It's no wonder that such acclaim brought instant fame for its author Harper Lee. While she granted the many requests for interviews at first, appeared at book signings, and played an active role in the production of the movie, the limelight soon grew too much for her, and she retreated to the privacy of her home. For the past fifty years, little has been written about Lee that hasn't been told before. When asked for an interview, she usually replied with not just a simple no, but a "Hell, no."
The result of Mills' surprising friendship with Alice and Nelle Harper Lee is The Mockingbird Next Door: Life With Harper Lee. The book gives the reader a peek into the Lee home--filled with stacks and stacks of books, as the sisters are avid readers--and a detailed description of their everyday life. Contrary to her image as a recluse, Nelle (as she is called by her friends) leads an active social life. She introduces Mills to their friends, and the two go for coffee at McDonald's, feed the ducks, and go fishing at the Lees' favorite fishing hole (location never revealed). They visit the courthouse made famous by the book and now a museum and popular tourist attraction.
Mills interviews friends who provide insight into the characters and lives of the Lee sisters, and spends many hours recording interviews with Alice Lee, who in her 90's was still practicing law in her father's old law office.
The Mockingbird Next Door, however, is a memoir, and anyone expecting new revelations about Lee's inspiration for her novel or her reasons for dropping out of the limelight will be sorely disappointed. Friends of the Lees share anecdotes but are very protective of the sisters' privacy. In the many hours she spent interviewing Nelle Lee, Mills always asked for permission first to record their interviews and if she might include certain comments in her book, usually getting a negative reply. About the only "juicy" revelation that Mills includes in the book is Nelle's recounting of her strained relationship with Truman Capote, the inspiration for the character Dill in To Kill A Mockingbird, and with whom she collaborated on In Cold Blood, Capote's most famous work.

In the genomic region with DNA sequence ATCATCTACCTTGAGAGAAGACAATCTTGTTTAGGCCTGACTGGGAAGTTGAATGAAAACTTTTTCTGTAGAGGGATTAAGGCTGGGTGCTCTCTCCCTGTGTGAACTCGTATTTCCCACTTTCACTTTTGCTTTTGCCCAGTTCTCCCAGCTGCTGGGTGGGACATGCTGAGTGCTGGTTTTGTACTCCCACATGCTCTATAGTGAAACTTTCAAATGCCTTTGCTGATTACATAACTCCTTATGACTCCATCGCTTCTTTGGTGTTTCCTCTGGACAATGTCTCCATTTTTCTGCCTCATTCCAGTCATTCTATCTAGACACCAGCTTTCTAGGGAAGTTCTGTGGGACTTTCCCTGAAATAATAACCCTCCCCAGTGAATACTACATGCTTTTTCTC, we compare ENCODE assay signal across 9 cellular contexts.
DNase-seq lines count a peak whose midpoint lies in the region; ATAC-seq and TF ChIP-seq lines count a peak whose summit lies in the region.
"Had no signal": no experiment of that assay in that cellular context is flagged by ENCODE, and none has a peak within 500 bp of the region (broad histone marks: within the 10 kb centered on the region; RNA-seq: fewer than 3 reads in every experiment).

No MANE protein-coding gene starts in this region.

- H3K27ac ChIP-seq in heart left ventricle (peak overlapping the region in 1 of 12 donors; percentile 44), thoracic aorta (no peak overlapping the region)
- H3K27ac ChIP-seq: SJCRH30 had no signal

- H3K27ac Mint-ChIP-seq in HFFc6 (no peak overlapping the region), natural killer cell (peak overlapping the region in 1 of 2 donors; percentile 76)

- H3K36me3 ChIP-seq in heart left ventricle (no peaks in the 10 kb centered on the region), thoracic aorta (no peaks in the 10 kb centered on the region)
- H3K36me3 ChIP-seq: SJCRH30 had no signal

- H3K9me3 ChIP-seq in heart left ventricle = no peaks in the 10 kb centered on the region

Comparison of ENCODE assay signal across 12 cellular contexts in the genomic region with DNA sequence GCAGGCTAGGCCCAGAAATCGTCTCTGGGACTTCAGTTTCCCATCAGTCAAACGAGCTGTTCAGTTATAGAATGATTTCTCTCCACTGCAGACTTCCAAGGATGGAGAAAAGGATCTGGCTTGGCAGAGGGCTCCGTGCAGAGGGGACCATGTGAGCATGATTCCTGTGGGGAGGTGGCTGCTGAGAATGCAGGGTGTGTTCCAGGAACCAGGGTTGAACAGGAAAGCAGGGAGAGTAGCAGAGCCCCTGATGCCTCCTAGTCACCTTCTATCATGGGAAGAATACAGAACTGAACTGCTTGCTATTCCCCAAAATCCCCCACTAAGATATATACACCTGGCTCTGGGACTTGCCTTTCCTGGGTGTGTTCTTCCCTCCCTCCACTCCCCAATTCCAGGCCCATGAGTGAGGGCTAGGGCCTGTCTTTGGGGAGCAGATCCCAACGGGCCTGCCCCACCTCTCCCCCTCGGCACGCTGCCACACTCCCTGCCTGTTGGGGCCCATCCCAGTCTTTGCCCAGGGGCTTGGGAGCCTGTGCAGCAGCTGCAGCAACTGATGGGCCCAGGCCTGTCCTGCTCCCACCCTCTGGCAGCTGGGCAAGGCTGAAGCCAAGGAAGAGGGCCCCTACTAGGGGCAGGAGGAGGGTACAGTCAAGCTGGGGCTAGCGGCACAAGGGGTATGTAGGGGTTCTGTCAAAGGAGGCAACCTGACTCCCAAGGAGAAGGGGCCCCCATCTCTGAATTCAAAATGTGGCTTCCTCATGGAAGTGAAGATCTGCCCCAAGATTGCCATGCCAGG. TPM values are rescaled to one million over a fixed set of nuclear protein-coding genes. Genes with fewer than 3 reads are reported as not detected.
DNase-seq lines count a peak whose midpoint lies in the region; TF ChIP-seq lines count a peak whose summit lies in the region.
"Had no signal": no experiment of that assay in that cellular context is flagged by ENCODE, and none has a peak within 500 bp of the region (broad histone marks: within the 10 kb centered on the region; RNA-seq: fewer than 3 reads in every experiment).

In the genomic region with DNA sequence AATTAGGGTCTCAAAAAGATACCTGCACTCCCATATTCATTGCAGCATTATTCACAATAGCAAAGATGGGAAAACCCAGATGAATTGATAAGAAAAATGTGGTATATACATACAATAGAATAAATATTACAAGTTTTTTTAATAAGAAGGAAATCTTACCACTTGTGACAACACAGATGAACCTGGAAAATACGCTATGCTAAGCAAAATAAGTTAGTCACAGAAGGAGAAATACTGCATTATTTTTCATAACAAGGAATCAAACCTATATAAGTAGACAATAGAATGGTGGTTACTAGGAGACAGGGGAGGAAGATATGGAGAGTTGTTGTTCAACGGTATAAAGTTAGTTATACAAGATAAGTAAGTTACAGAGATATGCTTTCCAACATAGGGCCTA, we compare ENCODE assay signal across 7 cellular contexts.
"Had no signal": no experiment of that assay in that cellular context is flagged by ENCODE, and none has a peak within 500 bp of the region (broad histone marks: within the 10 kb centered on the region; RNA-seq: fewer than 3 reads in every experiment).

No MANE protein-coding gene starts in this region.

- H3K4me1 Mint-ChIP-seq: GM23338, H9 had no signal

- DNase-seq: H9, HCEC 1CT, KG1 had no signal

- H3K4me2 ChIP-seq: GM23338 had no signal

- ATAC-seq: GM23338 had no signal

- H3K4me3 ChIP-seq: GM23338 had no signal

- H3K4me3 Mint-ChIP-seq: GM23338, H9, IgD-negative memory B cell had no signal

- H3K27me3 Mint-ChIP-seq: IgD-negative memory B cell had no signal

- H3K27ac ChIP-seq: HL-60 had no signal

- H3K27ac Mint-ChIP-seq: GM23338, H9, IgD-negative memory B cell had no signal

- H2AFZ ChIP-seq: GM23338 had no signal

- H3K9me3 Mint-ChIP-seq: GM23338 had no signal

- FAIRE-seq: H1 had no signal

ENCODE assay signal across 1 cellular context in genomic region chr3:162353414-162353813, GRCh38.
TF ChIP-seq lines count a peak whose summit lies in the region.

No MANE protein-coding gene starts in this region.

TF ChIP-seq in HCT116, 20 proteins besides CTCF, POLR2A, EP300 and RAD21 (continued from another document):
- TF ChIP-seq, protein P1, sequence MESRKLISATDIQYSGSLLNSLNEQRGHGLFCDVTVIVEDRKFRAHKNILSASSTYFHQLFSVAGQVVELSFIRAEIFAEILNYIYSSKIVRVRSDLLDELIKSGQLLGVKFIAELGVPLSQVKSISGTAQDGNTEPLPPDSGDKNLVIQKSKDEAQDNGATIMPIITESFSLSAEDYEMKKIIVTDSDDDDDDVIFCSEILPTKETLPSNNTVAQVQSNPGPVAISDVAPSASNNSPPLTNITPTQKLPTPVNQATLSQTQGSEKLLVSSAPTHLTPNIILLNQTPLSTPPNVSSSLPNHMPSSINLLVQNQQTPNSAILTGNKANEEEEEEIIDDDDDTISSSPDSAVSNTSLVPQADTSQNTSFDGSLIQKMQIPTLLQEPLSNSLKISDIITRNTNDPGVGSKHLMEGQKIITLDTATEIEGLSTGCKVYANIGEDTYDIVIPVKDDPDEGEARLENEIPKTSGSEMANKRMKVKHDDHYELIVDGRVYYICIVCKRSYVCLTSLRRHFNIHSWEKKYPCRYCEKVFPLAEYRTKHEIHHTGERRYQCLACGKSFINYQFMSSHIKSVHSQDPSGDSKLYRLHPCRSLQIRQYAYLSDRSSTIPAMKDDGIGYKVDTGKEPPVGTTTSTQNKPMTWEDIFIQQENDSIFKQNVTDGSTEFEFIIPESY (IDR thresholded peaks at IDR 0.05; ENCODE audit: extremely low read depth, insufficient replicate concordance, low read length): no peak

|No mockingbirds here, but the red-bellied woodpecker has returned for the winter.|
As for why Lee never wrote another novel, we are only given her sister Alice's explanation: "When you have hit the pinnacle, how would you feel about writing more? Would you feel like you're competing with yourself?"
Mills' story did not end with the publication of The Mockingbird Next Door. After the book came out, Harper Lee denounced it, saying, "any book purporting to be with my cooperation is a falsehood." However, her sister Alice defended the book, saying her sister had recently suffered a stroke and likely didn't remember giving Mills permission. Much has been written about the authenticity of the book, but I tend to believe Alice's statement and that Harper Lee originally did give approval of the book. Further support is the lack of anything too revealing in the book as well as Mills' apparent respect for the Lees' privacy.
|Frank's favorite perch for winter bird-watching|
I have to admit I was rather disappointed at first with The Mockingbird Next Door, probably because my expectations were too high. The book tends to ramble somewhat and is occasionally repetitive, and "the stories that need to be told," according to the sisters, never quite materialize. Still, once I settled in and realized that there weren't going to be any sensational revelations, I enjoyed the book and spent a leisurely time getting to know Harper Lee and her wit and intelligence in a more informal way. I would recommend this book for anyone who has been as moved by To Kill A Mockingbird as I have. Harper Lee may have written only one novel, but what a novel it was! She will always be an icon to me.
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Disclaimer: I received no compensation of any kind for this review, and as always, I review only books I like. I purchased my own copy of The Mockingbird Next Door: Life With Harper Lee to read for my book club, and I want to thank my friend for recommending it.